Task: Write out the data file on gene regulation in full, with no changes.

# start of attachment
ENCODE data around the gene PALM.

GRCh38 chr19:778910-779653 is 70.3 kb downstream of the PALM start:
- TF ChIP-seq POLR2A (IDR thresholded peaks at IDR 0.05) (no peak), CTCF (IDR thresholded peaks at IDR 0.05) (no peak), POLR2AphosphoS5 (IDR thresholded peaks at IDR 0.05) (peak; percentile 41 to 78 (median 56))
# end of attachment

ENCODE data around the gene PALM.

GRCh38 chr19:778910-779653 is 70.3 kb downstream of the PALM start:
- TF ChIP-seq POLR2A (IDR thresholded peaks at IDR 0.05) (no peak), CTCF (IDR thresholded peaks at IDR 0.05) (no peak), POLR2AphosphoS5 (IDR thresholded peaks at IDR 0.05) (peak; percentile 41 to 78 (median 56))